Returning the river to its original channel could make it easier to construct a permanent boat ramp in the area, though if the river basin experiences several wet winters and Lake Powell partially fills again, the same problem could reemerge.
The great waterfall debate
Whether or not the fish barriers provide a net benefit to endangered fish is a matter of some debate among experts.
Keith Gido, a biology professor at Kansas State University who has done extensive research on the San Juan River, said he would support removing the Piute Farms Waterfall if the decision was reversible.
“These barriers fragment [endangered fish] populations above these reservoirs,” Gido said, acknowledging that the waterfalls also serve as barriers to nonnative fish. “It’s one of those things that we don’t really know what would happen until you do something about it.”
While the transportation program around the falls helps get fish upstream to spawn, it’s not clear if shocking fish before they spawn negatively effects reproduction. But if the open passage was causing more harm to certain species than good, then Gido would advocate for sending the river back over the waterfall.
“I would rather have the barrier,” Mark McKinstry, a research biologist with the Bureau of Reclamation, said of the Piute Farms Waterfall. “I think it’s worth more as a nonnative fish barrier than it is a problem for the native fish.”
“The waterfall [on the San Juan] gives us a very unique opportunity to look at a river, unlike the Colorado, that doesn’t have all of those nonnative fish,” he added. “We’ve got catfish, but we’ve pretty much eliminated carp.”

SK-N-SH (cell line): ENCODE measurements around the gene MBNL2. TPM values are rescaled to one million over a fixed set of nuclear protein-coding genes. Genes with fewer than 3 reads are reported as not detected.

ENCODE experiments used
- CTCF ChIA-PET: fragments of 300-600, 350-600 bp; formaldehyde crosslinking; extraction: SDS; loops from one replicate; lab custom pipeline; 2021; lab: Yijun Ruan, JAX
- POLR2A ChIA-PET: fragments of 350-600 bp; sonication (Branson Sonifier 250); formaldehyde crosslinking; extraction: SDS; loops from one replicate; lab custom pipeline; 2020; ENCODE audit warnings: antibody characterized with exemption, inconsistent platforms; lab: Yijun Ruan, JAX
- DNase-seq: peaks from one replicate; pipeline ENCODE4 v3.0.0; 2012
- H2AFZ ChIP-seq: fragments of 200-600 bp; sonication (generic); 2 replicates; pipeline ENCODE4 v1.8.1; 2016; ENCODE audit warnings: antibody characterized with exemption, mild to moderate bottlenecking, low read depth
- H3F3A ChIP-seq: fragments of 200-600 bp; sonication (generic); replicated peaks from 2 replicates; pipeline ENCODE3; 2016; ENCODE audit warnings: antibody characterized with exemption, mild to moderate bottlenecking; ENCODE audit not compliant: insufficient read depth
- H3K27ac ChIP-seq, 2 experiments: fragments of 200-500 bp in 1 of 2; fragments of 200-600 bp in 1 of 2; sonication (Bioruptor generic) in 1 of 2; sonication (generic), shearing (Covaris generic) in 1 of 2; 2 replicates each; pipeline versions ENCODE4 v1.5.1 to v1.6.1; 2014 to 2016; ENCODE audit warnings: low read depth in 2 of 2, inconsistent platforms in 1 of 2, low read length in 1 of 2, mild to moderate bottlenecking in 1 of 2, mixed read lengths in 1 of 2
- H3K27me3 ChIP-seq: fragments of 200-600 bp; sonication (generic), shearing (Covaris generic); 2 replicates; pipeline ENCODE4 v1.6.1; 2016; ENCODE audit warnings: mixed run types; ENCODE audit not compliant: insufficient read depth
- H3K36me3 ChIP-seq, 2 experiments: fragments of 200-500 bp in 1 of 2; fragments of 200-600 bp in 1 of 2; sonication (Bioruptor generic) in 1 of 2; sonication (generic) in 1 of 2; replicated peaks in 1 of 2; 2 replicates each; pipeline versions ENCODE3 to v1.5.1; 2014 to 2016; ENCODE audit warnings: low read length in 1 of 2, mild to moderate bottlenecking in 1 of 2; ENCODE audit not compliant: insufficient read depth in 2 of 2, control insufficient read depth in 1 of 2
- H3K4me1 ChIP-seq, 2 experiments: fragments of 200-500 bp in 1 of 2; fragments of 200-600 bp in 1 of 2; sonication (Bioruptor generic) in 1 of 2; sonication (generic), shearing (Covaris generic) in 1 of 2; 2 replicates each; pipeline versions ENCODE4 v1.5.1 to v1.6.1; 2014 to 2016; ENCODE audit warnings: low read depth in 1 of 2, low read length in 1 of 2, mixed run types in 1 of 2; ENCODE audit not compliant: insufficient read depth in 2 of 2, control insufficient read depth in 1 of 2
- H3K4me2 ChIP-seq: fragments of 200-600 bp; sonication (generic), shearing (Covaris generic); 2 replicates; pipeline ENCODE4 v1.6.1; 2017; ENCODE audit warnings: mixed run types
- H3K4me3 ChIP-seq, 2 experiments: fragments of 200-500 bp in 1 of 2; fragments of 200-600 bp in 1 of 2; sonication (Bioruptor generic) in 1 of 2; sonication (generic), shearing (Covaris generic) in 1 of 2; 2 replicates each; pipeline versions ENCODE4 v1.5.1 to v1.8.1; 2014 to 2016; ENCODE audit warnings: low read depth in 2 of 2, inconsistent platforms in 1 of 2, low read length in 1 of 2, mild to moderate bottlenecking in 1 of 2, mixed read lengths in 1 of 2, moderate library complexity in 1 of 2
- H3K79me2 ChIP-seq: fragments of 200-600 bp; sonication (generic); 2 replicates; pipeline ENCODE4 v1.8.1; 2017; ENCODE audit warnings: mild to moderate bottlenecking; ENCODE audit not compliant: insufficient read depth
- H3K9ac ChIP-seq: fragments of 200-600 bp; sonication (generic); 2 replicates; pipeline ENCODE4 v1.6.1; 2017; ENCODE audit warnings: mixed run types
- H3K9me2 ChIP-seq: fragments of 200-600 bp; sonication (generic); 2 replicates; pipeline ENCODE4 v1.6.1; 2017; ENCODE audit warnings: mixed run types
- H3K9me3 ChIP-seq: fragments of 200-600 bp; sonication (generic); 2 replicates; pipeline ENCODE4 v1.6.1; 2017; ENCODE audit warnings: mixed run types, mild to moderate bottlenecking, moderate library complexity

The San Juan carries more sediment than the Colorado, and nonnative species like smallmouth bass are already present in the system above the waterfall but have not yet caused problems, possibly because the San Juan is too muddy.
The potential waterfall near Hite would carry its own set of considerations.
Tom Chart, who recently retired as director for the Upper Colorado River Endangered Fish Recovery Program, said 10 years ago he would have been against a fish barrier forming at Hite. But the rapid spread of nonnative walleye through the Green and Colorado rivers in recent years has made him rethink that position.
“I think,” Chart said, “we would really love to see — if a waterfall formed — to see if there is a negative effect on the walleye that are roaming up from [Lake Powell] right now. … If it happens, we should gather as much information as we possibly can to inform potential future management decisions.”
Regardless of what the ultimate decision is regarding the Hite waterfall, Gido said we should keep the range of possible options in perspective.
“The big problem for endangered fish right now are these big dams,” he said, noting that nearly all of the razorback suckers on the San Juan are born in hatcheries. “It’s a little bit unfortunate that we’re stuck with trying to manage and manipulate things that are kind of trivial compared to the major problem of the dams.”
Zak Podmore is a Report for America corps member for The Salt Lake Tribune. Your donation to match our RFA grant helps keep him writing stories like this one; please consider making a tax-deductible gift of any amount today by clicking here.